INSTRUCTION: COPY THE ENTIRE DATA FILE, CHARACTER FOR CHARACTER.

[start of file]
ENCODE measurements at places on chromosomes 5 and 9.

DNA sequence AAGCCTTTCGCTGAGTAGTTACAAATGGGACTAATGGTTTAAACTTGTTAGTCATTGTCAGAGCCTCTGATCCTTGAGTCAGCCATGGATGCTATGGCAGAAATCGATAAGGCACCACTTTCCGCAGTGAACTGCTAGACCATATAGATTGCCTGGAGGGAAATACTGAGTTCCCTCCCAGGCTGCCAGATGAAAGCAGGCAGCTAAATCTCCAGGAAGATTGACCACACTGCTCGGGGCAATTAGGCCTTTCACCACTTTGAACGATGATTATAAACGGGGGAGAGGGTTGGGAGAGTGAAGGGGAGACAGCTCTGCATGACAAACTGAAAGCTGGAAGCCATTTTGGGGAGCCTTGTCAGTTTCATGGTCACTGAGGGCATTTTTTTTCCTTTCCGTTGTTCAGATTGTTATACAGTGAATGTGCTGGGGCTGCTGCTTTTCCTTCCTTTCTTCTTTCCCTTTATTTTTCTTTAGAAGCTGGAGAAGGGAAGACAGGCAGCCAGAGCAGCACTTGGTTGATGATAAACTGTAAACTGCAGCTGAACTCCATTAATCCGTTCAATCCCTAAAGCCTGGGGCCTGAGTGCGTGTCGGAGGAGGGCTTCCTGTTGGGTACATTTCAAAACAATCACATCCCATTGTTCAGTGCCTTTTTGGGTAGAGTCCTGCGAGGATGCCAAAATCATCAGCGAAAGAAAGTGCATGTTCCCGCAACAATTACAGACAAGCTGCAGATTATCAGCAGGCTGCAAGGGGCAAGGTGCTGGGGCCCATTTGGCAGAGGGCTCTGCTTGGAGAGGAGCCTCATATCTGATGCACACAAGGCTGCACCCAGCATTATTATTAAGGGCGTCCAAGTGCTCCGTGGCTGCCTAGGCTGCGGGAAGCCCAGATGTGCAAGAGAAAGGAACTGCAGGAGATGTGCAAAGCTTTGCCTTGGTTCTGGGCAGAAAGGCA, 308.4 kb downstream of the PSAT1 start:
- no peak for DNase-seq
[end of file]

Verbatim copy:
ENCODE measurements at places on chromosomes 5 and 9.

DNA sequence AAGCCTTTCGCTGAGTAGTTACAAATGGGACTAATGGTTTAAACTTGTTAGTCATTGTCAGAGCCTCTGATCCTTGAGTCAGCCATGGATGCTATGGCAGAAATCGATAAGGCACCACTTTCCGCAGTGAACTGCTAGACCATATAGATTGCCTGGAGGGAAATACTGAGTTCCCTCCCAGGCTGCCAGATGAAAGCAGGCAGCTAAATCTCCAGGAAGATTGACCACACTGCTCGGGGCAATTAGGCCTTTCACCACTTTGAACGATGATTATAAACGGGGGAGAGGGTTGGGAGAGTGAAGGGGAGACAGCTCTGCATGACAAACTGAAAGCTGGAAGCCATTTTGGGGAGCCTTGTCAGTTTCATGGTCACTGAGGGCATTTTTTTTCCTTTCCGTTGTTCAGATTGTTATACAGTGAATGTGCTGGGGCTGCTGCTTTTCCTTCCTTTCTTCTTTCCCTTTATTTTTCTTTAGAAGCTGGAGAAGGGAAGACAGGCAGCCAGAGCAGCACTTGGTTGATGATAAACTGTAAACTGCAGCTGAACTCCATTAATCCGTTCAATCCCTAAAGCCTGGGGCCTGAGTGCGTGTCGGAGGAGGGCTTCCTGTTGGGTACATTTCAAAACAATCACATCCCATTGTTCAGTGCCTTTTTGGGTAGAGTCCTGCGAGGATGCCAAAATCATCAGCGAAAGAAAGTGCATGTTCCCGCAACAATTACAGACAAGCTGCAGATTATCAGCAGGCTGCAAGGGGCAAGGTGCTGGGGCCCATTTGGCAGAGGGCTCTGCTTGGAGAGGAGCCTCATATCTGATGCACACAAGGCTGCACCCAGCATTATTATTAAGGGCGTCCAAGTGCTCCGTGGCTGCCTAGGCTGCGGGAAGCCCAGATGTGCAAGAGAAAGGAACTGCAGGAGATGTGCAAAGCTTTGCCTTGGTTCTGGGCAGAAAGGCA, 308.4 kb downstream of the PSAT1 start:
- no peak for DNase-seq